Unlike the other two her hair was golden red, cut straight across her forehead to hang loose to her shoulders and she was absolutely beautiful. There was no other way to describe the seemingly perfect symmetry of her face, although that would have been only a mask if it wasn't for the emotion in the brilliant blue of her eyes, the tautness of her carefully made up features. Not fear or shame, but savage anger. She was wearing a frock made of a floral material which looked as if it might have been heavy silk, with an eton collar, elbow length loose sleeves and a matching tie belt with an oversized knot at the front. Two blood red stones dangled from her ears inset in ostentatious earrings, a double string of the same stones around her neck. She also had a more unusual set of accessories, a pair of blued steel handcuffs which kept her wrists clasped together before her body.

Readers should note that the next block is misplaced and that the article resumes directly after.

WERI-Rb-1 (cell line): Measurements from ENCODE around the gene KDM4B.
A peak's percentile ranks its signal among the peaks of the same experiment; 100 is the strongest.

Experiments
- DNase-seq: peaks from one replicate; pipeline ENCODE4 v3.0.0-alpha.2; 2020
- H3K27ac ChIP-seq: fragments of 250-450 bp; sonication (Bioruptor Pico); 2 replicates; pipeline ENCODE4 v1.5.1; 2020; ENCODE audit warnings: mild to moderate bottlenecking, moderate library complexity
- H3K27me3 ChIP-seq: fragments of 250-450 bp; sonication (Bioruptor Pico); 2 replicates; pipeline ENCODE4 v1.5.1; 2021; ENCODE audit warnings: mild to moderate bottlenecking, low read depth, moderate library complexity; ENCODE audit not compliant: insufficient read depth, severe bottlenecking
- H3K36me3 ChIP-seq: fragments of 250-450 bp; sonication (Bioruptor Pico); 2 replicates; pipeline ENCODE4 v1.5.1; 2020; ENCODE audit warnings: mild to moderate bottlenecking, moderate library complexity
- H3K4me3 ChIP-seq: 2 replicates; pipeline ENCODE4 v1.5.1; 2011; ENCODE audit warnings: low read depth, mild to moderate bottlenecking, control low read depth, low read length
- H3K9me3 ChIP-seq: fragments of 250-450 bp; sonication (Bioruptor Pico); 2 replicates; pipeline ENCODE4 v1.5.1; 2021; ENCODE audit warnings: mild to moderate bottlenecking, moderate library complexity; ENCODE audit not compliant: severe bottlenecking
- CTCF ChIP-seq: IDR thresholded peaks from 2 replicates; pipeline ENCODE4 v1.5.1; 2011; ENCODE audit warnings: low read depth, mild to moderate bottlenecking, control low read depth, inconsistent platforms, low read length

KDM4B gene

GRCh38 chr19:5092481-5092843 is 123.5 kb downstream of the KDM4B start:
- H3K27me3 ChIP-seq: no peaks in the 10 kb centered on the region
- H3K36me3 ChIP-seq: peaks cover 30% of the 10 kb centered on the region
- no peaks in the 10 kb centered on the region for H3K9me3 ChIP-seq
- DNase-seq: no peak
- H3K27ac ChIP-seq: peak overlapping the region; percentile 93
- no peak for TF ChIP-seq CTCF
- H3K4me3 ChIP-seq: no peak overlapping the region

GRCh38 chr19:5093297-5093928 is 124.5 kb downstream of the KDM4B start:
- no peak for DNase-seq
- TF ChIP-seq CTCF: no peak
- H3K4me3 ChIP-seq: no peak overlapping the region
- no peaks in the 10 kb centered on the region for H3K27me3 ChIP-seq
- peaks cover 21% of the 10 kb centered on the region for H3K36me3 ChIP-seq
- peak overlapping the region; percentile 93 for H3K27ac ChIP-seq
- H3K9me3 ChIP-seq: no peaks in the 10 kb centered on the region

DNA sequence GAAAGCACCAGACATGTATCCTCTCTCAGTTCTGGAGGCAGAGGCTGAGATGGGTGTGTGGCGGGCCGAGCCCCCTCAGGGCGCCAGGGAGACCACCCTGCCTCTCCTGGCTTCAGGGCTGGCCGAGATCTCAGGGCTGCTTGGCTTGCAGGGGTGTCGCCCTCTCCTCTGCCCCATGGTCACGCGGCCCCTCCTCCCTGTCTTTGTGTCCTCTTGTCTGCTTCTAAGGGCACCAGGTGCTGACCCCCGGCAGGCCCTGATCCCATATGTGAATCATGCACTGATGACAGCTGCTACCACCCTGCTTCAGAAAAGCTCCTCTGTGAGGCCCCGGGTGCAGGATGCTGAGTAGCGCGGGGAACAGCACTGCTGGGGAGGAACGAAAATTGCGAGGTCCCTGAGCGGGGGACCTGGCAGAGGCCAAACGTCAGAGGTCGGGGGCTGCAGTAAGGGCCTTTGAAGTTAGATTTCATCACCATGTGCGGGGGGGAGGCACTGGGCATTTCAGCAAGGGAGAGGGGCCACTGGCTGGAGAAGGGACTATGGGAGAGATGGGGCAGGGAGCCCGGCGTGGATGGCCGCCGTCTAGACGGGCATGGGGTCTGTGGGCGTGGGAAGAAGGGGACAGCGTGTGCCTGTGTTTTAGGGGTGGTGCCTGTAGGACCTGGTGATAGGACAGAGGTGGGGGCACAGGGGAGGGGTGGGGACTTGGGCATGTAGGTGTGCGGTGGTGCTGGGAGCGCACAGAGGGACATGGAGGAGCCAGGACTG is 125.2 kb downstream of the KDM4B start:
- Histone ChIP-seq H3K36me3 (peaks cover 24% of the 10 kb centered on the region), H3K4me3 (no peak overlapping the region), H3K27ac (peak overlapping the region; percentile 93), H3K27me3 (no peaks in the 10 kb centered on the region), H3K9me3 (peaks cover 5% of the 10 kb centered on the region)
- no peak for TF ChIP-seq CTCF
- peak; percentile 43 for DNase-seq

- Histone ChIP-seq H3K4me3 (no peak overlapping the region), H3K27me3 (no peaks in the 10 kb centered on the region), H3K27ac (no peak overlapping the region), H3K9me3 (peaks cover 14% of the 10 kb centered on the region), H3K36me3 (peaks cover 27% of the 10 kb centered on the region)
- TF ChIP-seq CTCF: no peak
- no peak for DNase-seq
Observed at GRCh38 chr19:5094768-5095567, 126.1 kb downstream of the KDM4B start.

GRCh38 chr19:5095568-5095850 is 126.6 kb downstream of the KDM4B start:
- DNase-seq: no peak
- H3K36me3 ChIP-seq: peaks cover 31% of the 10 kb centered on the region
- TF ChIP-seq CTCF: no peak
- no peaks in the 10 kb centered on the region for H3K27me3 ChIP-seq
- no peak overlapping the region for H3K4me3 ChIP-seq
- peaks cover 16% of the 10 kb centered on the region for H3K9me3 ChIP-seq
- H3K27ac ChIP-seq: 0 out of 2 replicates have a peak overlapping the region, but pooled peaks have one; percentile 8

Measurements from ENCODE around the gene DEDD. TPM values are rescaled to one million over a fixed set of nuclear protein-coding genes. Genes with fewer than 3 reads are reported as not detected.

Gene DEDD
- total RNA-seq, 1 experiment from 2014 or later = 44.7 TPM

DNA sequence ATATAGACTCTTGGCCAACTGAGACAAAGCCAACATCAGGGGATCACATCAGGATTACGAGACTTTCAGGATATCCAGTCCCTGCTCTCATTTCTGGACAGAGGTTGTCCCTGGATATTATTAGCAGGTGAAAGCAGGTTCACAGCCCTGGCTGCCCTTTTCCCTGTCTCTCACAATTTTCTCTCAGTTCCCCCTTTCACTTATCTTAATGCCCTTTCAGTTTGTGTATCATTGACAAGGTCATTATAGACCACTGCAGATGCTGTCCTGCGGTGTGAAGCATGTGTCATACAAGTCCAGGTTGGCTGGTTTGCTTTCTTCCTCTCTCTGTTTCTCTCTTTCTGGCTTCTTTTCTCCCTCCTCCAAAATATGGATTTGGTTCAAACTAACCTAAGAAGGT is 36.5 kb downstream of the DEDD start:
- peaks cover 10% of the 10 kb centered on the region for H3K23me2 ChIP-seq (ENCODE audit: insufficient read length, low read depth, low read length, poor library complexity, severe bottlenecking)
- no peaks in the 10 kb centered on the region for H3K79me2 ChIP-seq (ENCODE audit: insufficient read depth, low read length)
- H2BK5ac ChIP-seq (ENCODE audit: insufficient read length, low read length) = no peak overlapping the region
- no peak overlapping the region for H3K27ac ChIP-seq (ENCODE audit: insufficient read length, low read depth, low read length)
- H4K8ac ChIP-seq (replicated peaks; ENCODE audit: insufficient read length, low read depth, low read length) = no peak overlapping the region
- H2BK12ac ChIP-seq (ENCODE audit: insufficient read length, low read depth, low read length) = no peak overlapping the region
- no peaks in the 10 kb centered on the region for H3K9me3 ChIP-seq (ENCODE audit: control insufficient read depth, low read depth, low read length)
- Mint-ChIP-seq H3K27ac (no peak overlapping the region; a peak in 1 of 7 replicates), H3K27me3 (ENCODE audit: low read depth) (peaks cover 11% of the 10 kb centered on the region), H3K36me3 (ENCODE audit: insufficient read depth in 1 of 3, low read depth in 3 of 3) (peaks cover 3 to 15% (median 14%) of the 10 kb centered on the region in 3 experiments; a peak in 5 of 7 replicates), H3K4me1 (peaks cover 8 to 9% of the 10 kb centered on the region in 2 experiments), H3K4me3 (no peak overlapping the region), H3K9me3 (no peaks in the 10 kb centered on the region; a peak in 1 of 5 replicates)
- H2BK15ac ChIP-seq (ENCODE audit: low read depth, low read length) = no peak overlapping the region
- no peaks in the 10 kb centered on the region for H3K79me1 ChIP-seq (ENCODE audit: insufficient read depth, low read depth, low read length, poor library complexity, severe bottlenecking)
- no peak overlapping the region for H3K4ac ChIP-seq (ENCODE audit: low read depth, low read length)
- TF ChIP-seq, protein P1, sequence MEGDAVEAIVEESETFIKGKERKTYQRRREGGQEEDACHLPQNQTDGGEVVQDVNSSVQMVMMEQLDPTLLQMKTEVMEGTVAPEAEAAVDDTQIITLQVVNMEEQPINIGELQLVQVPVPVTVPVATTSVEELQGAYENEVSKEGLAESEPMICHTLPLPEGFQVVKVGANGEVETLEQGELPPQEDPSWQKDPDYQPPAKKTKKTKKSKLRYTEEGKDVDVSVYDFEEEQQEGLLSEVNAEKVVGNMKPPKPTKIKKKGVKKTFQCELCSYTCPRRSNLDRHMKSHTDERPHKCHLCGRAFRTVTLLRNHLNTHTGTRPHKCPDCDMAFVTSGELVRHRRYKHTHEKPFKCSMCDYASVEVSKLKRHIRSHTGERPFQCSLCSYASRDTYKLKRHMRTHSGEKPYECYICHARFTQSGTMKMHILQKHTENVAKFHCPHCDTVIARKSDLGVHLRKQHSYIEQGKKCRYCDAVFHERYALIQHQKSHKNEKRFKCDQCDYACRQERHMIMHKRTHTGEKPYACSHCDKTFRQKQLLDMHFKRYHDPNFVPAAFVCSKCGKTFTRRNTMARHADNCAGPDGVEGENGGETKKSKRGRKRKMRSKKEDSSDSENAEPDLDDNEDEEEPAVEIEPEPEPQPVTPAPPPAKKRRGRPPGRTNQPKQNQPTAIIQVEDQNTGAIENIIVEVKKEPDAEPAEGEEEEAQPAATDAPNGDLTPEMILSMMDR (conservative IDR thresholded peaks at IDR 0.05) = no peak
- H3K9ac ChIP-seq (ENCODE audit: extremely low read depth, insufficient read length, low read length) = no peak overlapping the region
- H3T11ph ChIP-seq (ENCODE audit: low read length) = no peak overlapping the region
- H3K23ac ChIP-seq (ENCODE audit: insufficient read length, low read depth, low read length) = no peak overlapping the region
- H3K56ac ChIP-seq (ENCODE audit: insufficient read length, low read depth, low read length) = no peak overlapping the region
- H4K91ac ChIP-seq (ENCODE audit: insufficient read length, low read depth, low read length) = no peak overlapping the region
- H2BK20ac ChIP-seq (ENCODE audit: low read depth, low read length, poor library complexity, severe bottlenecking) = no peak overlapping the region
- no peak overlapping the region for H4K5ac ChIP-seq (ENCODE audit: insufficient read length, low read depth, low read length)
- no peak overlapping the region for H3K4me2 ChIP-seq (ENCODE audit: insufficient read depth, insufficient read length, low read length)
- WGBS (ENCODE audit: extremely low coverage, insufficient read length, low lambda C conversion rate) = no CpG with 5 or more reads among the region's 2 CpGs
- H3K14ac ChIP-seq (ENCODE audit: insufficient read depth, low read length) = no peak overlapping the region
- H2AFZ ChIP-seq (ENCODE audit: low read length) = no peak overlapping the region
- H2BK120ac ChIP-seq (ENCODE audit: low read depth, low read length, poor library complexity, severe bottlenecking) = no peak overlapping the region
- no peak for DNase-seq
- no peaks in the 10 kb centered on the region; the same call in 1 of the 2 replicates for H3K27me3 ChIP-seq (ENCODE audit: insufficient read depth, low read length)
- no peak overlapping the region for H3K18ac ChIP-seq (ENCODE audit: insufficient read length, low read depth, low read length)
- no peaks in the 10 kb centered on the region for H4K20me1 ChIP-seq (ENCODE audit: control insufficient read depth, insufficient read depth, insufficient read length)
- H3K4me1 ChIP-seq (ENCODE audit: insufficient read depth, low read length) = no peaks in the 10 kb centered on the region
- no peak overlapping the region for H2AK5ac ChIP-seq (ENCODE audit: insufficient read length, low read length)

The Germans forced her towards one side of the square and made her kneel on the sacks, leaning forward to rest her forearms on the bench of a chaff cutting machine. She was rewarded by having her breasts tweaked by two of the men, one standing on each side of her, whilst the other German lifted up the hem of the skirt and draped it over the small of her back. The red-head's legs were quite marvellous, at least from Henry's viewpoint. The enticing contours were enhanced by the two stocking seams which ran up from the heavy walking shoes to reach ever more interesting heights, before terminating in stocking tops held in place by a white suspender belt just visible underneath a pair of matching white briefs.